Since my first memory of that table (when I could stand under it) I’m astounded at the waves of life changes. Conversations have shifted with times. Politics, fashion, entertainment, people, and music are all still discussed. Although there are less seats around the Table, the spirit of love from all that have gathered there still exists. I feel it each time I sit down. And the aroma of every good memory lingers in the kitchen air.

Year 2020 will be one we’ll never forget. Families are spending more time together, and hopefully, around a family Table. Each table is different. Yet we all share one thing in common besides food~the love of a family. As I look ahead to the future~times with my own adult children and grandkids at their tables, I smile. As I hum a tune, I’ll giggle with them and tell them the stories of love around the Family Table.

Written as a tribute to my Mom.  Mother's Day 2020

Have faith πŸ’š


43 thoughts on “The Family Table

  1. You have written a beautiful tribute. Your words remind me of past family memories with cousins, aunts, and uncles when I was growing up as well as my later times at the family table as a father or grandfather. Thanks for sharing K. L.

    Liked by 3 people

  2. I have wonderful memories of sitting around the dinner table, sometimes for hours. We always had an extra chair for anyone who might be passing by. Everyone was welcome. This was a lovely post.

    Liked by 4 people

  3. Loved this story. Growing up when it was Thanksgiving cousins, Aunts, Uncles, etc. would gather like this. In my own home dinners were stressful for me as my Father was so emotionally unavailable and controlling that it felt tense. After my parents divorced, when I was in my late 20’s, my son and I would eat at my Mom’s table and there was more laughter. I raised my son alone and we always made sure to eat at the table. I love that habit!

    Liked by 4 people

    1. kriddy70

      I have tears just rolling down my cheeks over this incredible tribute to Mom, and the whole family. You just took me back (and I’m gunna stay in the moment for a bit…) of all our Grandparents, Aunts, Uncles. I can hear them, and even smell the day. These memories are beyond cherished—just never knew the years would go so fast! Some chairs are empty, but they the ones that are full sit close. You putting this specific tradition in to words…..melts my heart. Thank you…oh thank you. I love you, Kriddy

      Liked by 2 people

      1. Thank you so muchπŸ’š the more I write, the more I remember. And putting it into words is a challenge sometimes. But if it touches others, and this for our family, then it’s worth every second. I love you too. πŸ’šβ€οΈ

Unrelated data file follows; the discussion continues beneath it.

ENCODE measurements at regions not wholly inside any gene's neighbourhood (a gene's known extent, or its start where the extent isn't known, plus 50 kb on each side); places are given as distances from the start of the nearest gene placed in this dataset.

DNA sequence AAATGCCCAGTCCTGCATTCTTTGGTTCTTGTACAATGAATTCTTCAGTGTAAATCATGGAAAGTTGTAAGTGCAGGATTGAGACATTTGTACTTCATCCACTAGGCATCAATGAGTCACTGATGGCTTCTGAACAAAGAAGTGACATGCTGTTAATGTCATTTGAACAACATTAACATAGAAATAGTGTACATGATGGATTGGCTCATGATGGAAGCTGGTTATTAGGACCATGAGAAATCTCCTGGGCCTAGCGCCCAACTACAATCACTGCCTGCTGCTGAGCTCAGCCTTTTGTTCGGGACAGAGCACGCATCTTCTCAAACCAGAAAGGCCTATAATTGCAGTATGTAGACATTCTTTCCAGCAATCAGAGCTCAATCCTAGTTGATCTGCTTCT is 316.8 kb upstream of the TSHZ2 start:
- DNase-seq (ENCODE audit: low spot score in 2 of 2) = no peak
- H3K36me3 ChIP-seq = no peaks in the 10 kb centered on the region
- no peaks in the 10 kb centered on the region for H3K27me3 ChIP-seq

Liked by 1 person

    1. Martha, I love your memoir. I want to write like you. πŸ’ͺπŸ»πŸ‘πŸ»Comments are closed but your descriptions, including the glows, are similar. And so vivid. What memories for a 5 year old. And sugar free jello is better now at the house since we have diabetics. 😏 Some of us, younger and older, still dream hard of lard. A Folgers can of bacon grease is just what’s needed too.

      Liked by 1 person

  4. I love the sound of your family table. Your mother is special (present tense intentional because she is always with you). It takes a special person to unite generations. Be the heart and soul of a home.
    I love the extended family meals when the entire family is together. Looking forward to when we can travel and that can happen…

    Liked by 3 people

  5. Such wonderful memories! I remember family gatherings in Belgium, when I was a kid and teenager. Not as many people and always at an aunt or grandmother’s place as my mom didn’t like cooking or organizing family gatherings. Such fun times, especially playing with my cousins.

    It’s bittersweet, as by now, my grandparents have passed and so much has happened in life and in the world. For one, I’m not sure when I’ll be able to return to my home country again with this pandemic. It has been two years since I visited my family and Belgian friends.

    Reading about the music and piano playing during your gatherings reminded me of a book I’m currently reading: “Mennonite Daughter” by Marian Beaman. Lots of family history in there – you might like it. πŸ™‚

    Liked by 3 people

    1. I really appreciate you taking time to read my stories! I’m so glad it brought forward memories for you. I’m sorry it’s been so long since you’ve seen your family and friends. πŸ™πŸ» and yes, I’ll have to check out that book. Thank you!!

      Liked by 1 person